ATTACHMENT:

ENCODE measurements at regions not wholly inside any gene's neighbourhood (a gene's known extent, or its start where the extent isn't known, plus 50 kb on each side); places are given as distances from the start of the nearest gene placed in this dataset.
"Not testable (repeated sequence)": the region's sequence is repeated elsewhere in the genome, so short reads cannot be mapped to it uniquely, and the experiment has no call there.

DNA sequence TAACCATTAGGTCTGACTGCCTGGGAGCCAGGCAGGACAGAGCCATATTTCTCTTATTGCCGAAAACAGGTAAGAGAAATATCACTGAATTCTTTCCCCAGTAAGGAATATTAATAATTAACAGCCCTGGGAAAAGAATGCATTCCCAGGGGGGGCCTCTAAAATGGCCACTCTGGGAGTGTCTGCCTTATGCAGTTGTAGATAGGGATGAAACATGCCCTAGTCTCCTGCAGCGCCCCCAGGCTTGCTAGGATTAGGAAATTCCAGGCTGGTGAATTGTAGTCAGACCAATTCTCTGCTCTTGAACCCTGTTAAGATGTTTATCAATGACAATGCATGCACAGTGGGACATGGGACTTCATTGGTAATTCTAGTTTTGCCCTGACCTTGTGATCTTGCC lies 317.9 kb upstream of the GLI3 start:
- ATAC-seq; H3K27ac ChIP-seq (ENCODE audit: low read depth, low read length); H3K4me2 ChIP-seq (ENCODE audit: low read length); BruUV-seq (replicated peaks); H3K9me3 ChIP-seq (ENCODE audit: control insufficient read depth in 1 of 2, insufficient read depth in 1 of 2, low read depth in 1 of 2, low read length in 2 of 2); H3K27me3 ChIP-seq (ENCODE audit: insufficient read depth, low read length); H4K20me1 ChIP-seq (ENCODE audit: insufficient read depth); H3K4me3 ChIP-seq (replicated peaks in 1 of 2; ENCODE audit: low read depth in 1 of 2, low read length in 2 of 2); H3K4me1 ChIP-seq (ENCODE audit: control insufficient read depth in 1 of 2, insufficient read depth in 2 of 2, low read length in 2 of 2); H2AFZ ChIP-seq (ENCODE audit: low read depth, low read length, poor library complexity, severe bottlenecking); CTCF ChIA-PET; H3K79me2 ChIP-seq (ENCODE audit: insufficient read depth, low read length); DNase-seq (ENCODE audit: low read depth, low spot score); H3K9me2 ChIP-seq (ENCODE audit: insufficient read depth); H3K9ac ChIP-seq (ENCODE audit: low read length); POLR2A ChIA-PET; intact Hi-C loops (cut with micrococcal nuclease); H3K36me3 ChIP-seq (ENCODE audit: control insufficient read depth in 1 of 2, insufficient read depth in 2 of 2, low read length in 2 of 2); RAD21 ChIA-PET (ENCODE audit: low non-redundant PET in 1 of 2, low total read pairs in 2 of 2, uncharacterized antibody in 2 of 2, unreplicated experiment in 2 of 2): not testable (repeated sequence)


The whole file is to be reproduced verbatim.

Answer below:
ENCODE measurements at regions not wholly inside any gene's neighbourhood (a gene's known extent, or its start where the extent isn't known, plus 50 kb on each side); places are given as distances from the start of the nearest gene placed in this dataset.
"Not testable (repeated sequence)": the region's sequence is repeated elsewhere in the genome, so short reads cannot be mapped to it uniquely, and the experiment has no call there.

DNA sequence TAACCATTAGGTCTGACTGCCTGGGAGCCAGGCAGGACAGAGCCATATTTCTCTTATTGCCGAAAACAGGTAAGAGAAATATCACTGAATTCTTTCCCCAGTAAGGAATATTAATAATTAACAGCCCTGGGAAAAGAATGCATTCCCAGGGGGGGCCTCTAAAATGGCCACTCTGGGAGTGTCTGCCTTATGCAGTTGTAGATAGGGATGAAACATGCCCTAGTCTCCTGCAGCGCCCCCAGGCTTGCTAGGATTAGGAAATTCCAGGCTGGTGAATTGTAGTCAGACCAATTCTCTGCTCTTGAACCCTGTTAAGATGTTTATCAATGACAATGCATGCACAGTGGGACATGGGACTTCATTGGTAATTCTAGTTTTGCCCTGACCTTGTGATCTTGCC lies 317.9 kb upstream of the GLI3 start:
- ATAC-seq; H3K27ac ChIP-seq (ENCODE audit: low read depth, low read length); H3K4me2 ChIP-seq (ENCODE audit: low read length); BruUV-seq (replicated peaks); H3K9me3 ChIP-seq (ENCODE audit: control insufficient read depth in 1 of 2, insufficient read depth in 1 of 2, low read depth in 1 of 2, low read length in 2 of 2); H3K27me3 ChIP-seq (ENCODE audit: insufficient read depth, low read length); H4K20me1 ChIP-seq (ENCODE audit: insufficient read depth); H3K4me3 ChIP-seq (replicated peaks in 1 of 2; ENCODE audit: low read depth in 1 of 2, low read length in 2 of 2); H3K4me1 ChIP-seq (ENCODE audit: control insufficient read depth in 1 of 2, insufficient read depth in 2 of 2, low read length in 2 of 2); H2AFZ ChIP-seq (ENCODE audit: low read depth, low read length, poor library complexity, severe bottlenecking); CTCF ChIA-PET; H3K79me2 ChIP-seq (ENCODE audit: insufficient read depth, low read length); DNase-seq (ENCODE audit: low read depth, low spot score); H3K9me2 ChIP-seq (ENCODE audit: insufficient read depth); H3K9ac ChIP-seq (ENCODE audit: low read length); POLR2A ChIA-PET; intact Hi-C loops (cut with micrococcal nuclease); H3K36me3 ChIP-seq (ENCODE audit: control insufficient read depth in 1 of 2, insufficient read depth in 2 of 2, low read length in 2 of 2); RAD21 ChIA-PET (ENCODE audit: low non-redundant PET in 1 of 2, low total read pairs in 2 of 2, uncharacterized antibody in 2 of 2, unreplicated experiment in 2 of 2): not testable (repeated sequence)